I couldn’t be more proud to present today’s featured artist, Braden R. Huggins. Braden was in the very first homeschool class that I taught a few years ago, and I immediately adored his style and voice. Not only is Braden a fabulous writer, but he is also a very talented artist. Today, he will be talking about his first comic that he wrote, illustrated, inked, and raised the funds to create. Talk about ambition!! And he’s barely out of high school. Check it out:
ENGLE: Share an interesting fact about yourself that we would never know:
HUGGINS: I learned about story telling by copying or making spin offs of other people’s work. When I was about 8, For example, I loved the comic strip Calvin And Hobbes by Bill Watterson so much, that I learned how to replicate his style by tracing his comics, and then tried to continue his series. Though I can now make a good story without ripping people off, I learned how to through trial and error, and by studying the creations of others.
ENGLE: What inspired you to create a comic book and the particular story you wrote?
HUGGINS: I’ve always loved comics of all sorts. I’ve read tons of Newspaper comics, some super hero comics, webcomics, manga, graphic novels, heavily illustrated books and such. Some of my favorite authors were popularized for their short stories, so I figured I might as well try the same with a comic book.
The story of Wooden Nickel is based off of my many trips to Colorado. Every year when I was little, my dad and my uncle would take me into the mountains to camp and hike. Ribbleton is based off of a town called Cripple Creek, that we often frequented. Cripple Creek was a gambling town, full of Casinos, and every year, as the number of Gambling attractions increased, the rest of the town began to slowly shut down, which always seemed kinda sad to me. I always wondered what would happen if someone who actually appreciated the value of money won a jackpot.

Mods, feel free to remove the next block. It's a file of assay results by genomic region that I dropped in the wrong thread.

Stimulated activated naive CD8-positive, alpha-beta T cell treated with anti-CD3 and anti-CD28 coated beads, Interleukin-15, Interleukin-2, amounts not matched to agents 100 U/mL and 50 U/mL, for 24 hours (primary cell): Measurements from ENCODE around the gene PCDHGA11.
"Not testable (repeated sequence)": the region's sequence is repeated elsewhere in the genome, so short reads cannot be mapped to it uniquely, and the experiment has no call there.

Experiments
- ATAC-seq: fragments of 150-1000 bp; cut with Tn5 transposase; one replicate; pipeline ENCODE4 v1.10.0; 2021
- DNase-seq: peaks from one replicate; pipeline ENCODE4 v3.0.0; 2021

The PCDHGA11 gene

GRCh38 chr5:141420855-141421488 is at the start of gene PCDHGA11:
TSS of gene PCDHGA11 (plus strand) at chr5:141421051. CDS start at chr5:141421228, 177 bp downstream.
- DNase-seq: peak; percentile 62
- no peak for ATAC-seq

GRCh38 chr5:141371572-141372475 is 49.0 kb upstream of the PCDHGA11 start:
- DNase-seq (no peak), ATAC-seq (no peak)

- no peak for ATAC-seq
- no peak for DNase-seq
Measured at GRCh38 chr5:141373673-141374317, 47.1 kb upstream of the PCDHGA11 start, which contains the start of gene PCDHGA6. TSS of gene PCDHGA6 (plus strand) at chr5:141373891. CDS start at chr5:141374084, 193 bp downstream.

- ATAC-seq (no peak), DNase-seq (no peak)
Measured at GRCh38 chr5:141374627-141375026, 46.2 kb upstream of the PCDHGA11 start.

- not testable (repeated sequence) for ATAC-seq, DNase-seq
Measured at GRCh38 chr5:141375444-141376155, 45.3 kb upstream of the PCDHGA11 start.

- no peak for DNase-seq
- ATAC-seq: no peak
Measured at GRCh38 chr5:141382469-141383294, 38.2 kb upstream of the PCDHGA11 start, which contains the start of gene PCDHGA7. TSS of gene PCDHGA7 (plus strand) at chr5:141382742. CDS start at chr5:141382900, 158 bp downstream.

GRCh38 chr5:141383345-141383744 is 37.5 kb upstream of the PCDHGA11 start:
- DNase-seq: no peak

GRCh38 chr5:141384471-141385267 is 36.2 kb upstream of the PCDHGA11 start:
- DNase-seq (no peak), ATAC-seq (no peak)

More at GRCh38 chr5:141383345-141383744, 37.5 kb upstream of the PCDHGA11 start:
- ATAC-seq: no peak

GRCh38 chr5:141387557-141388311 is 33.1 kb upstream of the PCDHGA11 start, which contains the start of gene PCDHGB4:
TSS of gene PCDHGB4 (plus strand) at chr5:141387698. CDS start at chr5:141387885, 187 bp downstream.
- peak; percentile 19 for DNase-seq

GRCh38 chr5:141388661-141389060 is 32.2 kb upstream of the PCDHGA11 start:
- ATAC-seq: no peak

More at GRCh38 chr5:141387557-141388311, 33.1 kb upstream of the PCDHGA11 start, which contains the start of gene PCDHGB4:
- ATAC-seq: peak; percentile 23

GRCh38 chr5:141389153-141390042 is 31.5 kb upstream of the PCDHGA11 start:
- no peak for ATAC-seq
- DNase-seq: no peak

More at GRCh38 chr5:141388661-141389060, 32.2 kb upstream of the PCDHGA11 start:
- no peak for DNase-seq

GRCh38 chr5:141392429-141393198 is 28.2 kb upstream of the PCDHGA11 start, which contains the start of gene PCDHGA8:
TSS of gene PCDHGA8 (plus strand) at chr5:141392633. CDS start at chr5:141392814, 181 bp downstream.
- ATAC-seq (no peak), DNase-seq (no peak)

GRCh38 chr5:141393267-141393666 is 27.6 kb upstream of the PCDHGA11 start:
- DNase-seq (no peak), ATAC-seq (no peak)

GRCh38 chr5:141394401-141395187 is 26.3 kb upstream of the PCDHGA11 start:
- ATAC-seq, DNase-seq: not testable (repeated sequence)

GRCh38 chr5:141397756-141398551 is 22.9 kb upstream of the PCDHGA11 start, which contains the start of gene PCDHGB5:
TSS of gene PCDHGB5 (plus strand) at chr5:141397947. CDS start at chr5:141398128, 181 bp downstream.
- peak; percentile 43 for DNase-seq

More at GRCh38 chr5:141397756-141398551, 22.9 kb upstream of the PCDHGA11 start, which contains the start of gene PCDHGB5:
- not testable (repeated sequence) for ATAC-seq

ENGLE: How did you go about making this inspiration a reality? Was it harder than you anticipated?
HUGGINS: To be honest, I have my dad to thank for this one. I’d had the idea for Wooden Nickel in my head, but he was the one to actually find a decent way to go about making it a reality. He was the one who discovered Kickstarter, and thus, he gave me a “kick start” in the right direction. And though he gave me the reigns from then on, he was always willing and able to help when I needed it. Love the guy! As for being harder than anticipated, yes. Yes it was. But now that I’ve gone and done it once, I think I can do better next time.
ENGLE: Is this a series comic? If so, when can we anticipate the next installment?
HUGGINS: Yes, I intend for this to be a series. If all goes well, it will be a collection of separate short stories, but they’ll all be inter-related. Most will be concept ideas for longer stories I’d like to do someday, a way of testing them out to see how people respond to them. As for the next installment, I hope to work on it over the next summer, though I’m probably going to change the format a bit.